At Bright Beginnings Learning Academy our children under 2 bring their own food daily. Probably the most common question we get is “What's a good first food to send to school?” or “What do I feed my toddler?”
We most often see 3 different ways people feed their babies as they start eating their first foods.
Current pediatrician recommendations vary greatly when it comes to rice cereal. If you google ‘rice cereal first food’ you'll likely see some controversy. Some parents think it's a perfect for first. It was likely everyone over 20 years old’s first food. But now we aren't sure if rice is a good first food for developing tummies.
You know what it is, mushy baby food. Some people want to start with vegetables since fruits are so sweet. But remember, breast milk and formula are both very sweet already. Babies are growing so quickly they need sugar. Purees are probably the most common first food.
Infant led weaning.
This relatively new feeding regime is just as it sounds. When your baby reaches for food off your plate you let them have it. Whole foods like fresh fruit and veggies, chicken, and grains are all accepted with infant led weaning. Some parents are worried about choking, but babies have a tongue thrust reflex that pushes food out of their mouth. I once witnessed an 8 month old baby chowing down on romaine lettuce and let that notion of choking go.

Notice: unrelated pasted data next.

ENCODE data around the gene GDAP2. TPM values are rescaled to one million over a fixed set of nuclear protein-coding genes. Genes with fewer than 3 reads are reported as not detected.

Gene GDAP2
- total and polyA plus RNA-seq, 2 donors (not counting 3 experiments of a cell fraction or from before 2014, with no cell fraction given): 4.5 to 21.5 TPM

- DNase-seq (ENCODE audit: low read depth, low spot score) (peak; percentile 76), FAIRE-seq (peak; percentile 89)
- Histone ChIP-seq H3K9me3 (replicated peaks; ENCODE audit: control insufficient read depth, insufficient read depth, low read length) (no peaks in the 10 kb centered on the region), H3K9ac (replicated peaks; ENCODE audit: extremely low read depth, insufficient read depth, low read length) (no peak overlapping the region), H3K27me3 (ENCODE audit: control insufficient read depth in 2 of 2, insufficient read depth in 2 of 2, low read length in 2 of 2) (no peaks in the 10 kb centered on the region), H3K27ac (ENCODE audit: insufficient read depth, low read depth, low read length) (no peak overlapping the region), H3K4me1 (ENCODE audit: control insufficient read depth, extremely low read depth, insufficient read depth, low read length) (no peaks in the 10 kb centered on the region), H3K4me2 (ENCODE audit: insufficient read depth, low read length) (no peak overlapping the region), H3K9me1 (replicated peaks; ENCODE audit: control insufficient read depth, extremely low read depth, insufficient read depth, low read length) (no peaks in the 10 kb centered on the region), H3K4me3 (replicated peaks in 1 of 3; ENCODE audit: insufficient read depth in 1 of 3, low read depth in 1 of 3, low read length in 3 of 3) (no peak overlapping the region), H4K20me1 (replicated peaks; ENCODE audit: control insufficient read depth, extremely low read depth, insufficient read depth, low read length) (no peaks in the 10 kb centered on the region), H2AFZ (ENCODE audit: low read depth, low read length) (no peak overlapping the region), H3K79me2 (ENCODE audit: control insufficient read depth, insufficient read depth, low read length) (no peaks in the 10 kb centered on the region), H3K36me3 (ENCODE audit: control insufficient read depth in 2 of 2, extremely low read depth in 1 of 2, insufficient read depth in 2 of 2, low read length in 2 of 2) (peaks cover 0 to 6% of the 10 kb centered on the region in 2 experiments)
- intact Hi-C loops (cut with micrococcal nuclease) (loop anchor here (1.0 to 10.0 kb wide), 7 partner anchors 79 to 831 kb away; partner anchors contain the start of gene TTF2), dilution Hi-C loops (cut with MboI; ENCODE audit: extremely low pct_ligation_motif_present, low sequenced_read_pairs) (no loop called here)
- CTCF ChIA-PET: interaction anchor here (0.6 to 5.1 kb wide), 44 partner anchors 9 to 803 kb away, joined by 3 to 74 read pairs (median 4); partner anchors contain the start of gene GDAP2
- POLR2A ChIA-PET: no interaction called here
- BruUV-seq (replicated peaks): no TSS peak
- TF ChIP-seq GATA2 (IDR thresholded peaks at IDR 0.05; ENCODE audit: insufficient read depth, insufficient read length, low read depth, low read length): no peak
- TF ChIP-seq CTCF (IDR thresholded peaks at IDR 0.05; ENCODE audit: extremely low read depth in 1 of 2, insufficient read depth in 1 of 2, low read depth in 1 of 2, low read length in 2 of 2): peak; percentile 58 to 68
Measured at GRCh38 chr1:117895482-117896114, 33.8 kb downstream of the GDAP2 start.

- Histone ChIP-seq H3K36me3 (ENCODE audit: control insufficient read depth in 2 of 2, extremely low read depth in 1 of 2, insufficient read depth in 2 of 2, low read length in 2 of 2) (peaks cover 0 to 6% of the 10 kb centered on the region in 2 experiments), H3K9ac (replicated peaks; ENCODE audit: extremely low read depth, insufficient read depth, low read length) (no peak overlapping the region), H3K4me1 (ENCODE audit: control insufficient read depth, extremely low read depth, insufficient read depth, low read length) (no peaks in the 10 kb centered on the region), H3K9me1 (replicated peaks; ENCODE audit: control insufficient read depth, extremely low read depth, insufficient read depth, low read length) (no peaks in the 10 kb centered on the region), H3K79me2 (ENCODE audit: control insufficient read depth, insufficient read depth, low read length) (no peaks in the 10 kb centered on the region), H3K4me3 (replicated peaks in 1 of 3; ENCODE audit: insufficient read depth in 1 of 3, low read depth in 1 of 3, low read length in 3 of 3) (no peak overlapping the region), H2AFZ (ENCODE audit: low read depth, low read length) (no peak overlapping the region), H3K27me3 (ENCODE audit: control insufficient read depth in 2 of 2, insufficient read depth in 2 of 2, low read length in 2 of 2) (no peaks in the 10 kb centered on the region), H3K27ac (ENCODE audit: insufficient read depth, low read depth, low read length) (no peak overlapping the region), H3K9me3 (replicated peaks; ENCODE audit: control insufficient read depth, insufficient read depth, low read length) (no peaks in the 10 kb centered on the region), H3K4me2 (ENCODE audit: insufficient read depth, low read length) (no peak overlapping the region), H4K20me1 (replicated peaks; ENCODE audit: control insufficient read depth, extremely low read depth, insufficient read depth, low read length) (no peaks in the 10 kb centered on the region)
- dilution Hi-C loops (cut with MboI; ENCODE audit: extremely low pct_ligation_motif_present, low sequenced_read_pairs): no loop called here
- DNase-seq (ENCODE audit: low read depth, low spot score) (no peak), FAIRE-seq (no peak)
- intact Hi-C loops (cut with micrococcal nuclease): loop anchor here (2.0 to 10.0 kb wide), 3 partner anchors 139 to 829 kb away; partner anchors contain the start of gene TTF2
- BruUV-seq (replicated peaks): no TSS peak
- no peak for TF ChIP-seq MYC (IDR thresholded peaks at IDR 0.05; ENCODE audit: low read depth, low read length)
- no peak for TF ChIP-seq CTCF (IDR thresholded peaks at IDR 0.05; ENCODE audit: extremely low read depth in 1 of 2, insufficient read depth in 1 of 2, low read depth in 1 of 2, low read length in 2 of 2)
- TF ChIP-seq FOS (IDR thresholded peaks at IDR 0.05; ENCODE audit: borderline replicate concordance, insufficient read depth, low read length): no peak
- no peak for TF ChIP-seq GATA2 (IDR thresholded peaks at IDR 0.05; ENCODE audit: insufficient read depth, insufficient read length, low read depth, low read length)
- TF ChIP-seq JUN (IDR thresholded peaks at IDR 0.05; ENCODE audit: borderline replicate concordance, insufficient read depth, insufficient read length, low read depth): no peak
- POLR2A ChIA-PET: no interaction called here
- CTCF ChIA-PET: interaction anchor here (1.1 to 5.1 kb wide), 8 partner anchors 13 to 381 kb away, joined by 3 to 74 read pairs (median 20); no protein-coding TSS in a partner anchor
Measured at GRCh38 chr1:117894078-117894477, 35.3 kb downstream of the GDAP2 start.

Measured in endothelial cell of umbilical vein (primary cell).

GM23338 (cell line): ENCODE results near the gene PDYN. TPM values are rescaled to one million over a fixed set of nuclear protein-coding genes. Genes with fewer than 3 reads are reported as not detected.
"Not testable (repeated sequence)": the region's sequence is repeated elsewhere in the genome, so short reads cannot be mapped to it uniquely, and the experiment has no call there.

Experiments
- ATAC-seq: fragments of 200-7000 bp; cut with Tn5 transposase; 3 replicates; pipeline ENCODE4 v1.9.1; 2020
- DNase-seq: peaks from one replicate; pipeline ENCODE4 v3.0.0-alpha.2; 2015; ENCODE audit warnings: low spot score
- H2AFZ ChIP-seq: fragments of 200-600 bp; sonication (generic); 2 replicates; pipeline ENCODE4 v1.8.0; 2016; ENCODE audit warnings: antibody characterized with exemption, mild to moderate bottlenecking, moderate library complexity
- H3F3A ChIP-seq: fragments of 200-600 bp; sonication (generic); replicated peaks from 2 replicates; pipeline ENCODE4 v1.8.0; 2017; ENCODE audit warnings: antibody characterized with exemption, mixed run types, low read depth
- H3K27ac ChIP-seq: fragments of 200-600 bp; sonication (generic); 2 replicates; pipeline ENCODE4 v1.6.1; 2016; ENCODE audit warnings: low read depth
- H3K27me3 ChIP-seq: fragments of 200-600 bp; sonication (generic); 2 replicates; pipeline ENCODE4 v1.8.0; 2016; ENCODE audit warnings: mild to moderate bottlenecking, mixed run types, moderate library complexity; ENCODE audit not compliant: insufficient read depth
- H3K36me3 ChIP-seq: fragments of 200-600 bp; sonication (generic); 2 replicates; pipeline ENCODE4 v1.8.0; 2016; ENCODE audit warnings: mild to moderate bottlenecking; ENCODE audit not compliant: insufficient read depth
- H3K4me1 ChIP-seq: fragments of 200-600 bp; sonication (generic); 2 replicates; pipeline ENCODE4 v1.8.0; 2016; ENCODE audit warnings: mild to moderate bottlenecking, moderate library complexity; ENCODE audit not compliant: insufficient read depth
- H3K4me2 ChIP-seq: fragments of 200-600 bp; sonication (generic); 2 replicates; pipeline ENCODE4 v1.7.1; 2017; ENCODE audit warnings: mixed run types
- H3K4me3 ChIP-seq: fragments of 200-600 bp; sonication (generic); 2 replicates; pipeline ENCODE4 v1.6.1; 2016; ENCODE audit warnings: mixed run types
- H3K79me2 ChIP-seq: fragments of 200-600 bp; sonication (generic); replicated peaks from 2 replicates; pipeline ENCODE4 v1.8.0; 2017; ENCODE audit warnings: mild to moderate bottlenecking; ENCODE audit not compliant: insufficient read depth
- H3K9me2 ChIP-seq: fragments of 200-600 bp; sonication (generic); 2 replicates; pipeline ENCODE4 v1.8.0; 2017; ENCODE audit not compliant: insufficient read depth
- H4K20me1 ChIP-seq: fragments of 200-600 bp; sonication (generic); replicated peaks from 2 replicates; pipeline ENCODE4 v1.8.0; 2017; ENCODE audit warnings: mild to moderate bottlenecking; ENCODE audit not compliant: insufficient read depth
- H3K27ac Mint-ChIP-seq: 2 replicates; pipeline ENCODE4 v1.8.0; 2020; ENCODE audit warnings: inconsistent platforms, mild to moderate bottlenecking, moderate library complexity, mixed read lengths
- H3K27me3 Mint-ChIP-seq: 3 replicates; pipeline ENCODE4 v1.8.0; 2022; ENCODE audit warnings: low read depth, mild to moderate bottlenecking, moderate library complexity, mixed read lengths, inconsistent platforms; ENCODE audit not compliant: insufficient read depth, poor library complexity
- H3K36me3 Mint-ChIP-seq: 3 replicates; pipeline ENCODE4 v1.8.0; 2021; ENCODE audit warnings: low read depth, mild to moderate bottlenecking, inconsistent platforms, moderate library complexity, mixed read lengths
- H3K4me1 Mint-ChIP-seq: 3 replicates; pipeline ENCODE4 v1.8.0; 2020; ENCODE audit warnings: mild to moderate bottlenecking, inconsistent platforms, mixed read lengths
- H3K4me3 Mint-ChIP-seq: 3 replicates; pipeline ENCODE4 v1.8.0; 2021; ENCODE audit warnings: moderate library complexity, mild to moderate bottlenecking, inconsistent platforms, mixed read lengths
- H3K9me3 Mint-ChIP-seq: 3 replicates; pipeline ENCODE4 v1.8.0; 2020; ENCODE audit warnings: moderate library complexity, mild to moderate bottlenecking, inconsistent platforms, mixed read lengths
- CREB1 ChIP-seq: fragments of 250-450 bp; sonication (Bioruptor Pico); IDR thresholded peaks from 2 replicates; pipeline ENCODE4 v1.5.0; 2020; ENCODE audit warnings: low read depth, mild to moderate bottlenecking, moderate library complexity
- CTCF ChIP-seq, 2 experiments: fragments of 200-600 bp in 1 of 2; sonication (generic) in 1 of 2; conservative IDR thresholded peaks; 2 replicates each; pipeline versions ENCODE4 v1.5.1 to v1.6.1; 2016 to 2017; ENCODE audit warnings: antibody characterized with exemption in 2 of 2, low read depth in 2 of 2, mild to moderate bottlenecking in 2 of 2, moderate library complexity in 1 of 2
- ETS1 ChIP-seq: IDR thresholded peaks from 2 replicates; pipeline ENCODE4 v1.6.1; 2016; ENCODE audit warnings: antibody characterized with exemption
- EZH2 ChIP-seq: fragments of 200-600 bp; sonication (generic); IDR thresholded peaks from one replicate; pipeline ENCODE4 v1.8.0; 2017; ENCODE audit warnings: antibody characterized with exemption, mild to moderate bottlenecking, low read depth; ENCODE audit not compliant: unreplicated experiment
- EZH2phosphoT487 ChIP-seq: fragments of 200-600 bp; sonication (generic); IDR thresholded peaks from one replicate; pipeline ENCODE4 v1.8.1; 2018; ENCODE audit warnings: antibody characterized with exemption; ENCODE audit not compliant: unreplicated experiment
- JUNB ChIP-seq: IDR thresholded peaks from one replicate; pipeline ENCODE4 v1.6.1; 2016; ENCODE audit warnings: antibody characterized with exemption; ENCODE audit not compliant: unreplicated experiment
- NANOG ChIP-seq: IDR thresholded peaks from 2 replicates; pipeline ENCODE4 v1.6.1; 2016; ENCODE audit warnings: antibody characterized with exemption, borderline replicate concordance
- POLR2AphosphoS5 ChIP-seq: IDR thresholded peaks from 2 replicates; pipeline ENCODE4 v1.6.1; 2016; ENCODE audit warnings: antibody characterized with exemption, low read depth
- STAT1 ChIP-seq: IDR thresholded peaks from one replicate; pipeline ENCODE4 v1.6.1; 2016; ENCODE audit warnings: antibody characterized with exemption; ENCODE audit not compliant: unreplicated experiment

Pediatricians have done away with avoid coming allergen foods like peanut butter or strawberries. Unless you have a family history of allergies- those foods should be avoided for a few years. So barring a history of allergies, feed your baby anything except honey.
Regardless of the method you choose remember “food before one is just for fun.” your baby is still getting all of their nutritional needs met by formula or breast milk until they are about 1 year old. This means it's typically best to have a chance to explore with food and then follow it up with a bottle until around 1 year old. This isn't to say that exploring new textures, flavors, and introducing food to infant guts isn't important. It just means you don't need to feel any pressure to meet nutritional needs with food. First foods should be fun for you too!